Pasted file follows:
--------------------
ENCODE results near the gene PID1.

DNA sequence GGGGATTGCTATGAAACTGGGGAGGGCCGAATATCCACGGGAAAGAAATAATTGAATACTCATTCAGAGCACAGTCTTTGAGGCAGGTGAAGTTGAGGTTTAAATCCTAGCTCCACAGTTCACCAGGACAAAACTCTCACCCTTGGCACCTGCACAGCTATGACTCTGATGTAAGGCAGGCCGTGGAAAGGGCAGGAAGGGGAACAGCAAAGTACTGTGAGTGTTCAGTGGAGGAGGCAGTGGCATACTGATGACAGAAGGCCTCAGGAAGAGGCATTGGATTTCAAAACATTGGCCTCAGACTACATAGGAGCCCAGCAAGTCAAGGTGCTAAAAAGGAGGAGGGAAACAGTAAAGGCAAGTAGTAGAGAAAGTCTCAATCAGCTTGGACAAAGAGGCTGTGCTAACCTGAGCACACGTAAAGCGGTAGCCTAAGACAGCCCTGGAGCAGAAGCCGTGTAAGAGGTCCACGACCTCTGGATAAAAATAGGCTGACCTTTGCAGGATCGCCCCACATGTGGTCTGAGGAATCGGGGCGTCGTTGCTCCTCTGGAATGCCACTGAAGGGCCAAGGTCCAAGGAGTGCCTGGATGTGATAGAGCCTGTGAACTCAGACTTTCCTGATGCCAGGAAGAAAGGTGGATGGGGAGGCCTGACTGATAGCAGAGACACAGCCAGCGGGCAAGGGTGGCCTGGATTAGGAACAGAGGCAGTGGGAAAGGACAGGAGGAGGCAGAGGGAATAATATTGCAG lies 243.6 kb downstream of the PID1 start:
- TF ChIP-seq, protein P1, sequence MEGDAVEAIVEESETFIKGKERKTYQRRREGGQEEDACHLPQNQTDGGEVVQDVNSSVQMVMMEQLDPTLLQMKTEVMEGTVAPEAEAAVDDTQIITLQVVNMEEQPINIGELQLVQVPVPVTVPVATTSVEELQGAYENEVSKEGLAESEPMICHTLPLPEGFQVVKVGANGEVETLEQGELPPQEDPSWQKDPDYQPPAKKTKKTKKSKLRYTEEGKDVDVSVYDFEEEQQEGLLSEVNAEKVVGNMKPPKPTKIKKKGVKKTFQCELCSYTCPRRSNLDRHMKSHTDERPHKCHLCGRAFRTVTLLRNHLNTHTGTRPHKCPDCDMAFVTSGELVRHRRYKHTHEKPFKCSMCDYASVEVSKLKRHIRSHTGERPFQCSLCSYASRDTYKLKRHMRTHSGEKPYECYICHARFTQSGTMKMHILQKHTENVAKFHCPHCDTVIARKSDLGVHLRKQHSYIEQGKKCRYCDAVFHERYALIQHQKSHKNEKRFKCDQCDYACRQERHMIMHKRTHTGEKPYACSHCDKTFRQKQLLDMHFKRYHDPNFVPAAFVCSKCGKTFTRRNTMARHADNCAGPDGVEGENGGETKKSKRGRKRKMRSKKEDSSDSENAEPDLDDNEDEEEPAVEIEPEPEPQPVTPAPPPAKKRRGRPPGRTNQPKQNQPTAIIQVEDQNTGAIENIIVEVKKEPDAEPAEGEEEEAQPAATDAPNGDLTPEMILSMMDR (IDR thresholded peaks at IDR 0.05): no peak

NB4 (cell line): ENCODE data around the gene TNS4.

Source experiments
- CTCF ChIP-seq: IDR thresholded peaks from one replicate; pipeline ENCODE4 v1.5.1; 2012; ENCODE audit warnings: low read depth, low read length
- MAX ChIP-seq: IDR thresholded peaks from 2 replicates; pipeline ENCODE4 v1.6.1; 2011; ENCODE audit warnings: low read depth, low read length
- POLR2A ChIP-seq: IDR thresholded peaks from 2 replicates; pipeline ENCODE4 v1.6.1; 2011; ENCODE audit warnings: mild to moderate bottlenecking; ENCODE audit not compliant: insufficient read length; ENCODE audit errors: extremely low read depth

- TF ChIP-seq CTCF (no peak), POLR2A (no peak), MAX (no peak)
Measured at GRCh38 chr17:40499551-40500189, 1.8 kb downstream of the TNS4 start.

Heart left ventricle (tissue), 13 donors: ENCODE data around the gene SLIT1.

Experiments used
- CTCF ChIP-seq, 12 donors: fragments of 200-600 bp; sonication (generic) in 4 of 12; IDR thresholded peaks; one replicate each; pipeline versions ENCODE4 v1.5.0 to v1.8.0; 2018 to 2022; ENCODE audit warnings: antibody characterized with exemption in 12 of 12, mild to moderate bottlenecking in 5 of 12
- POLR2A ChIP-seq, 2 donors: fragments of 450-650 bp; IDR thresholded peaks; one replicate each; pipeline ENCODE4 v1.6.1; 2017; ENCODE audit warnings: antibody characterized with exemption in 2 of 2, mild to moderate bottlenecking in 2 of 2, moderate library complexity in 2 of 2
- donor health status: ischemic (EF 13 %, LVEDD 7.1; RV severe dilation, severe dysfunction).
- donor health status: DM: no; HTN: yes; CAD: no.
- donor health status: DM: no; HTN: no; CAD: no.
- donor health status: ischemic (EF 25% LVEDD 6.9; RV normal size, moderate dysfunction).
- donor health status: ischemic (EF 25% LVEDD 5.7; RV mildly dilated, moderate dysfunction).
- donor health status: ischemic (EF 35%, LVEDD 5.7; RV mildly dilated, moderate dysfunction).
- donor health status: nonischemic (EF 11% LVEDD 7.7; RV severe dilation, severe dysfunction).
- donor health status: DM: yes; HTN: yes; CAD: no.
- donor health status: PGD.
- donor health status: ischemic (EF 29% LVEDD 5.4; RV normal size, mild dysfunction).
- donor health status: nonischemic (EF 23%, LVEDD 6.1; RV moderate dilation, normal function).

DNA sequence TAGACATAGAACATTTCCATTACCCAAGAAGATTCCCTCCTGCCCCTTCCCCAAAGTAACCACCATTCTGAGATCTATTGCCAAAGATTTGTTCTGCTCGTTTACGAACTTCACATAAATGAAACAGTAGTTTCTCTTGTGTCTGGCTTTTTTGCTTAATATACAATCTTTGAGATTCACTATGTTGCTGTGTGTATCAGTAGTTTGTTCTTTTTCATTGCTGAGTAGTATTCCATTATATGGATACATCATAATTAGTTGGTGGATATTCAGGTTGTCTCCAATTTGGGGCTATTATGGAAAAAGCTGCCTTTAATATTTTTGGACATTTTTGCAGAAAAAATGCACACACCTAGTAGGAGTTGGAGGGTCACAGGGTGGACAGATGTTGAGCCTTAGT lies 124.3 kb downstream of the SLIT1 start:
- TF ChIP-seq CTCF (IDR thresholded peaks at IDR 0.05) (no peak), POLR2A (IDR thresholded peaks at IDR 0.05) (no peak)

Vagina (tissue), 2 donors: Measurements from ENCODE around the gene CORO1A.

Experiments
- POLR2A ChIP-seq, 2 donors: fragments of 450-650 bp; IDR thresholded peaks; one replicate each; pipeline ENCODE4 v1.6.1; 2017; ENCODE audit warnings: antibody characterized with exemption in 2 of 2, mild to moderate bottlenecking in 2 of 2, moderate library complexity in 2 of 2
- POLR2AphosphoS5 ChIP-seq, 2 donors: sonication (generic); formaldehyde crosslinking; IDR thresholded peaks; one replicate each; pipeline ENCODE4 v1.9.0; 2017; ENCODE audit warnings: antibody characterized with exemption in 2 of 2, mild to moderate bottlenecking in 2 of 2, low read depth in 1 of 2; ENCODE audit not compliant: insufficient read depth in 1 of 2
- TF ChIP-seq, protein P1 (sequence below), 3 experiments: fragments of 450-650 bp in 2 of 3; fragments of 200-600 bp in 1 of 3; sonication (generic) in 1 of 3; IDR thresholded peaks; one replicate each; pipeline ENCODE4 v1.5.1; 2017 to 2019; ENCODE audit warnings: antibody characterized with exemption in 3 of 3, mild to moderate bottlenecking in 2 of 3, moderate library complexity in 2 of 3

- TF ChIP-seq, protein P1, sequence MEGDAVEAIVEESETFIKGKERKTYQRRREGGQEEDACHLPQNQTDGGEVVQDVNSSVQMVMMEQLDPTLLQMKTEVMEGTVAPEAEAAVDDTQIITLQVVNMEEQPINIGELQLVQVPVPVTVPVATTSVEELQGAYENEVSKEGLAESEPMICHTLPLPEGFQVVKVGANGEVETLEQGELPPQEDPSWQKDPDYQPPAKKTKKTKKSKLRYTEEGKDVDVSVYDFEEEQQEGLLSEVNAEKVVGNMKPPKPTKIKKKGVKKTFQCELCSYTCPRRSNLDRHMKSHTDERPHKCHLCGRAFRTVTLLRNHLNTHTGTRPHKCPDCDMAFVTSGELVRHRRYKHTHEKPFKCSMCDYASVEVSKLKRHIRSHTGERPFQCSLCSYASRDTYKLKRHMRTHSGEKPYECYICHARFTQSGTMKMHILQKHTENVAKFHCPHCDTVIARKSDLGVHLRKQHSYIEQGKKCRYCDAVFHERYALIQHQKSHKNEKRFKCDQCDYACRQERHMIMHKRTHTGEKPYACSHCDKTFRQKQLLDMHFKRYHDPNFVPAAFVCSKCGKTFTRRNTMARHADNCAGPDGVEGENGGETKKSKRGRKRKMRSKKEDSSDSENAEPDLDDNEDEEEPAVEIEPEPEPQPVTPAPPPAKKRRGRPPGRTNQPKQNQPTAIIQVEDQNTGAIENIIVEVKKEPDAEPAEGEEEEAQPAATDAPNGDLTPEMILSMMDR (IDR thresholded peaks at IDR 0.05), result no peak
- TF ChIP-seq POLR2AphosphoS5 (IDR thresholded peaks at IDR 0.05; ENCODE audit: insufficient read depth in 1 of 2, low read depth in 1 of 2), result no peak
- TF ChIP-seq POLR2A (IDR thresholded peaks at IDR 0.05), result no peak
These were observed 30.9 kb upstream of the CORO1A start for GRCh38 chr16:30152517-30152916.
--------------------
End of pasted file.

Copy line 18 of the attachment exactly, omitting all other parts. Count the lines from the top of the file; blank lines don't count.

- donor health status: ischemic (EF 25% LVEDD 6.9; RV normal size, moderate dysfunction).